When we came into Rome, Paul was allowed to live by himself, with the soldier who was guarding him.
Three days later he called together the local leaders of the Jews. When they had assembled, he said to them, “Brothers, though I had done nothing against our people or the customs of our ancestors, yet I was arrested in Jerusalem and handed over to the Romans. When they had examined me, the Romans wanted to release me, because there was no reason for the death penalty in my case. But when the Jews objected, I was compelled to appeal to the emperor—even though I had no charge to bring against my nation.
For this reason therefore I have asked to see you and speak with you, since it is for the sake of the hope of Israel that I am bound with this chain.” He lived there two whole years at his own expense and welcomed all who came to him, proclaiming the kingdom of God and teaching about the Lord Jesus Christ with all boldness and without hindrance.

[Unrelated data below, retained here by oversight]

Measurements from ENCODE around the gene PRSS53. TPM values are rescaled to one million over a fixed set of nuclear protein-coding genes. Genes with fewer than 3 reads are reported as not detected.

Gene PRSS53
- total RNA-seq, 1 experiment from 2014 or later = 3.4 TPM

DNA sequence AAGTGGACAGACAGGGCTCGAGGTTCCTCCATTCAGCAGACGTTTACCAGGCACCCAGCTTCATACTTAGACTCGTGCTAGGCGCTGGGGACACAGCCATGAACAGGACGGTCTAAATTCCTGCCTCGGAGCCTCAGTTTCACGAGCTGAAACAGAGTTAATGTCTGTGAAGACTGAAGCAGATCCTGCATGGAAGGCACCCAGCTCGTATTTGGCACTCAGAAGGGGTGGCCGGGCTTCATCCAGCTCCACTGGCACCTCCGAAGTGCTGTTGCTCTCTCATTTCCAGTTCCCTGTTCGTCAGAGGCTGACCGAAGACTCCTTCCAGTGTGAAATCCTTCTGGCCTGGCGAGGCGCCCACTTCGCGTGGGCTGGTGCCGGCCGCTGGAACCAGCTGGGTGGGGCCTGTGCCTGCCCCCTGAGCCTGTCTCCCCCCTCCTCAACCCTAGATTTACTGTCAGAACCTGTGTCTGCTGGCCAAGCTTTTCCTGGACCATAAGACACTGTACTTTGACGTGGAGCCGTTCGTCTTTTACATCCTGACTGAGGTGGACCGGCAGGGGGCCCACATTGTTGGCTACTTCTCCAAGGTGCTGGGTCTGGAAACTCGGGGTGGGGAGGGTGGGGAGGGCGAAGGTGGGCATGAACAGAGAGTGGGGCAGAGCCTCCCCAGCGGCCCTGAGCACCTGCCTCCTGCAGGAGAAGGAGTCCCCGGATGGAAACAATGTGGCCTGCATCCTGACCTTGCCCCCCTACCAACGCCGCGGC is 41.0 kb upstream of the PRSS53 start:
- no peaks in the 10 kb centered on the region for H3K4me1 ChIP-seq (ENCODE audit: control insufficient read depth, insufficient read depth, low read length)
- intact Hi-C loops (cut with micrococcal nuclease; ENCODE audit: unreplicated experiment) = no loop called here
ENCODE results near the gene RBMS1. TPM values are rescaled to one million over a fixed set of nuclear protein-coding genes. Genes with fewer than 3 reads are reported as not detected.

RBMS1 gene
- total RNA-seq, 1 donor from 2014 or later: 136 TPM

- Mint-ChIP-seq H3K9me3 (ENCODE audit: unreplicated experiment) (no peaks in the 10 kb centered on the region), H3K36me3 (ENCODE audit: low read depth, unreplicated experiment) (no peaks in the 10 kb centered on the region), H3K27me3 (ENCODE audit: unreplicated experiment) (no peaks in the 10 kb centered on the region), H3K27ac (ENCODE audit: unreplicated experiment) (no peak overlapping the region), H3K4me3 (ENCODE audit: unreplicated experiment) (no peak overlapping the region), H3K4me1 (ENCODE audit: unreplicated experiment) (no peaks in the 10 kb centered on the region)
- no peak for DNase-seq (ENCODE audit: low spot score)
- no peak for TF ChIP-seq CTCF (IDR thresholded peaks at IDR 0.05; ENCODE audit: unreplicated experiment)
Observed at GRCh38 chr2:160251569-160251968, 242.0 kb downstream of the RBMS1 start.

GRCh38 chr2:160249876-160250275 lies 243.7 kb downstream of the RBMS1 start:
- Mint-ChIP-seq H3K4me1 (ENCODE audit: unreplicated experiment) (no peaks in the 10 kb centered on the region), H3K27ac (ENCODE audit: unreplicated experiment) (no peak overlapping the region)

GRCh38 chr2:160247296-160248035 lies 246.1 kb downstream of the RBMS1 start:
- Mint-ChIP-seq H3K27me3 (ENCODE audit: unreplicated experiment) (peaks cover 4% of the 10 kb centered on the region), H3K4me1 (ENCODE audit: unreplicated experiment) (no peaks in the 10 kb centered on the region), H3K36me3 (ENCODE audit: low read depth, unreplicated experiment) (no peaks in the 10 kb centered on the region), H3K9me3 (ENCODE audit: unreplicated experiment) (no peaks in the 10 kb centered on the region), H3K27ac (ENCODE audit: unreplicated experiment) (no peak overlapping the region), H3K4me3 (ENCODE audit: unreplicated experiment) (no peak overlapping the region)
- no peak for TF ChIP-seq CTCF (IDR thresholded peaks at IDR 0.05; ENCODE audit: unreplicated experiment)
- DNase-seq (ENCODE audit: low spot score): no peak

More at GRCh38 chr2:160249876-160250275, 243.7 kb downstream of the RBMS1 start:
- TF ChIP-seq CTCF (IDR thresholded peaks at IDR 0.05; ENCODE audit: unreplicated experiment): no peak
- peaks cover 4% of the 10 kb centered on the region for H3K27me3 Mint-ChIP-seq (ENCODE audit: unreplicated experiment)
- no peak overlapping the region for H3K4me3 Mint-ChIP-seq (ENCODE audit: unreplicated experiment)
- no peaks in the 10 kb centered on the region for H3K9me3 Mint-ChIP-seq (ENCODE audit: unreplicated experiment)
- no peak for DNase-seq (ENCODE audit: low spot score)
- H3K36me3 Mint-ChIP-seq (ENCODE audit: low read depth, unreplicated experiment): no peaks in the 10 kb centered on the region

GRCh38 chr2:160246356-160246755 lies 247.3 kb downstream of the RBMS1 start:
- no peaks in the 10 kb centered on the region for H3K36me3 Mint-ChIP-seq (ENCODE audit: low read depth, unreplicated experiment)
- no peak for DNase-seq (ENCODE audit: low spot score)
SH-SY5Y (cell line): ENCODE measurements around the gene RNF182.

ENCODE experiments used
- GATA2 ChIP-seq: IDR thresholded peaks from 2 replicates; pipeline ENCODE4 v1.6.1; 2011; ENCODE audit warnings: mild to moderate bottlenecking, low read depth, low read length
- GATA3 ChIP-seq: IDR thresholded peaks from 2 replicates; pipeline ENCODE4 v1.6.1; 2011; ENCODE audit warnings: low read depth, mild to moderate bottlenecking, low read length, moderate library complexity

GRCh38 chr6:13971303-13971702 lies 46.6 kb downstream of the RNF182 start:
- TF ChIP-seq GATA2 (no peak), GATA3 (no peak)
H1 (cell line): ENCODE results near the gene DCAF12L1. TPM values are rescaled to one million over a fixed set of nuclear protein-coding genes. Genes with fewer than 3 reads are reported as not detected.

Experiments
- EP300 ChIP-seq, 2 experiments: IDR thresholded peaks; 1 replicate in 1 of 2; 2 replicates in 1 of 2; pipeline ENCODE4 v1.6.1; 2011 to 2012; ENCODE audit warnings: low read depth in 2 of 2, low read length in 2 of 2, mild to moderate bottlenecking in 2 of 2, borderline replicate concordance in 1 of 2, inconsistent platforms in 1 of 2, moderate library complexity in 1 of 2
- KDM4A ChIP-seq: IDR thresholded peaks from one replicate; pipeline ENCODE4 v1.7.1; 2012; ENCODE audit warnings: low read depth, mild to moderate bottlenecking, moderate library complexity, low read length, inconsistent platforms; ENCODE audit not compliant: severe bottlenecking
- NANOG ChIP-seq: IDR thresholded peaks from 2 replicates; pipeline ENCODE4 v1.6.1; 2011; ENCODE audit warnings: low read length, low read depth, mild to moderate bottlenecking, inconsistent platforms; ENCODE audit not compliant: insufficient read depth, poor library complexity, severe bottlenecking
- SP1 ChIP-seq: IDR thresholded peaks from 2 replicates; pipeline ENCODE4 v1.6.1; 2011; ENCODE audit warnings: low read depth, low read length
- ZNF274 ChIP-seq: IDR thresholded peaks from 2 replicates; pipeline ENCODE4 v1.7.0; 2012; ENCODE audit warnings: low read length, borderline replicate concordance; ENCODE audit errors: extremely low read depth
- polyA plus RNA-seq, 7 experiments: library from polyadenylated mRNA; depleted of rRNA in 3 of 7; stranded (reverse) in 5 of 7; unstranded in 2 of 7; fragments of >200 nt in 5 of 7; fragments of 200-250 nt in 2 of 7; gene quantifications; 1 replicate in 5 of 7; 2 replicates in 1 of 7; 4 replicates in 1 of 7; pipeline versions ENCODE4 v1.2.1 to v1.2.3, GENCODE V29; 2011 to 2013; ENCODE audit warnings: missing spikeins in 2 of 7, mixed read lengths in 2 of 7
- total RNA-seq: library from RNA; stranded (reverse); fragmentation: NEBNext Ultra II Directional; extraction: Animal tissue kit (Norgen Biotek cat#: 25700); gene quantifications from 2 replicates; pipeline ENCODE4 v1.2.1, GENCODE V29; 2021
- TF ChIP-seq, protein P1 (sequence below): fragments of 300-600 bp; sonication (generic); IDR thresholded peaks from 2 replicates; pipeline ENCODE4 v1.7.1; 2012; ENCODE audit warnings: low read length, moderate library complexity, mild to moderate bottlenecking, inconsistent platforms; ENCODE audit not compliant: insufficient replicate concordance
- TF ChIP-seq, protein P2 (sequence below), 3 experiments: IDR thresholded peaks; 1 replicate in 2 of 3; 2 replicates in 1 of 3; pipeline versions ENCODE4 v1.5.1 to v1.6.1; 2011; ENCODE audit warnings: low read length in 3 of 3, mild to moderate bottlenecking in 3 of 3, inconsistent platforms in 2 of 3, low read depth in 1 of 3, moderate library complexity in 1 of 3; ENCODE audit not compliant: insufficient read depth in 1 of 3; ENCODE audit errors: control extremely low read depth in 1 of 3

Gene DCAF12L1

New Revised Standard Version, copyright 1989, by the National Council of the Churches of Christ in the United States of America. Used by permission. All rights reserved. USCCB approved. http://www.usccb.org/bible/approved-translations
King Agrippa travels to Caesarea where he hears the charges against Paul. The king accedes to Paul’s demand that he be sent to Rome for trial before the emperor. It is in Rome that the Acts of the Apostles concludes. In this city Paul takes up his final ministry, preaching to Jews and Gentiles alike about the promise of eternal life in Jesus Christ alive and risen.
All of us have followed Jesus during these weeks of Lent and Easter. This weekend of transition offers the opportunity to look back with gratitude on the gifts and graces Jesus has offered as we have journeyed with him. How has he invited me into a stronger relationship? How has the Lord stretched my horizons? What has been my response—have I opened my heart, my life to my family, co-workers, neighbors? Have I opened my heart to those in need, to the poor, to strangers who cross my path? Have I found time to “rest in the Lord”?
—The Jesuit Prayer Team